A fat pigeon flapped between the towering tendrils of Zone One, cocking one shiny eye towards the ant-sized people scurrying below it as it wheeled down towards the city’s clogged artery. The Thames divided the North and South Zones, once delighting citizens with its bounding currents and diamond surface. Now, the brown water heaved itself along like passing excrement. The pigeon overshot its mark, flying over the river for a moment with a squawk before flapping its shiny wings to bank around and bomb back towards the imperious, gothic face of Westminster. Its path was heedless with excitement as its tiny brain filled with thoughts of discarded food. It landed on a stretch of grass outside the Houses of Parliament and waddled to a squaw of hundreds more pigeons scrabbling over the scraps of the day abandoned by tourists.
The pigeons wore matted, grey feathers beneath scaly pink feet, although most were missing at least one of their three toes, and many more an entire foot. The particularly thin birds with the scrawny necks and nervous ticks seemed to be cursed with haphazardly ruffled feathers as if to further distinguish them from their plump, cocky colleagues. In the right light, each pigeon’s wings glowed slightly at the tips with the same faint sheen of grease on hair. In the large numbers in which they could be seen now, the metallic glints of green and blue tips were what static might be imagined to look like, if it could take such a form. They claimed the ground, waxy in the dulling light of day, much like static will claim a broadcast signal, with just as little purpose or comfort.
The pigeon with the shiny eyes cocked its head again to watch, and two of the indigent birds with ruffs of misplaced feathers screeched at each other over an empty brown paper still stained with salt and vinegar. The pigeon blinked a few times and then suddenly took off back towards the river. Mid-air at the bank of the water it turned sharp right and flew along the length of the enormous building, its reflection flashing in and out of the windows it passed, similarly to those who worked there. Big Ben shook the air with its seven strikes but the bird arrogantly ignored the bells’ call outwith its slipstream. It dipped lower, reaching the end of parliament and slowed down for another sharp right back around to the building’s side. It braked its wings suddenly and dropped on top of the small and narrow wooden roof of a large hut that sat oddly next to the building’s shorter side.
The pigeon waddled across towards the giant stone wall of parliament that rose up opposite and dropped down into the thin passage between them. From there, it squeezed itself under the locked wooden door of the hut in the deep groove made by humans trotting in and out every day. Its claws scrabbled desperately in the earth to squeeze its fat body through the gap, tearing a feather from its pore in the process. But once inside, the stinging flesh was forgotten as it surveyed its secret grotto filled with bins and black plastic bags brimming with wasted food unwanted by those who sat inside the big stone building with its loud clock. It kept itself from cawing in delight, not wanting to alert the birds nearby to the feast. Frankly, it didn’t want to share. It hopped towards the nearest black plastic sack and tore at the womb lining with its razor beak.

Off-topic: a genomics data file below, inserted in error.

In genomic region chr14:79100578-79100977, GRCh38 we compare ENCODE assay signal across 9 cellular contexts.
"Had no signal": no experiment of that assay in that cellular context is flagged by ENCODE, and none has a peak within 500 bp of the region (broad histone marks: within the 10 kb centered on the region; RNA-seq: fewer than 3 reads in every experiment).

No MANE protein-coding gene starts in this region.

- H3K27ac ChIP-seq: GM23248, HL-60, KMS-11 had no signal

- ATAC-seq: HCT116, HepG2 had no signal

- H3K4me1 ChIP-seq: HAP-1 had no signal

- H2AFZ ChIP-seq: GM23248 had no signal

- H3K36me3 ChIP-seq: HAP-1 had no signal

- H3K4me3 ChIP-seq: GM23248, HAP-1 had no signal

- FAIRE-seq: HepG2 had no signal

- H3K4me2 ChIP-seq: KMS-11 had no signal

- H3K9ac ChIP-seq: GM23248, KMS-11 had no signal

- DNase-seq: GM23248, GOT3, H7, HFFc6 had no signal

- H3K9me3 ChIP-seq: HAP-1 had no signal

The next morning she went to work feeling like a prisoner within the cell of her own skin, kept locked by the projections of who everyone else thought she was. In it, she was forced to watch that very image flicker across her face like a hologram. Her voice sat in her stomach looking up through the darkness at the shuttered windows and cowered in a pool of acid as the passing video of the world burst through the glass and choked her like an idle waterfall. Her shackles felt heavier than ever and the rest of her forever stretched out in front of her like a dusty desert, empty and violated, like the love of an adult who was once a forgotten child. And so she hid, using her clothes as camouflage, her earphones blocking out the pitiful twists in her belly, and prayed for a Father to come to her rescue.
The excitement of Bateman’s infidelity had dissipated entirely once she admitted to herself someone’s indiscretion did not qualify as another’s saving grace. Another night lost to cigarettes and splashes as she topped up her tumbler had locked her in the unabating stretch of fear that uncurled before her like an elastic band growing as tight as a tendon. So she lay very still and very quiet, waiting for a yellow blade that would cut the band from her belly button. Her stomach popped like seaweed.
The superimposition of her hologram self became stronger when she reached the Arena, striding through her colleagues with her chin held high even though she felt like she was walking across an overturned abacus. The whine of the workers reached her ears as if through a glass pressed to a door, but somehow she was logging in and loading up with steady hands, having only just registered Kathy ignoring her in the corridor outside minutes before. Again, her stomach clenched but the hologram was heedless and its hands danced across all three screens dutifully. The endless, barren sandpit of fear echoed silently, holding her in the gasp of its magnitude. But she powered through. Or, rather, ‘she’ did, and fetched a coffee and quipped to her colleagues and called her clients and flirted by the water cooler and emailed her parents and re-crossed her legs every ten minutes and reapplied her lipstick and cleared her throat and read the news and joined the arena and went to the bathroom and-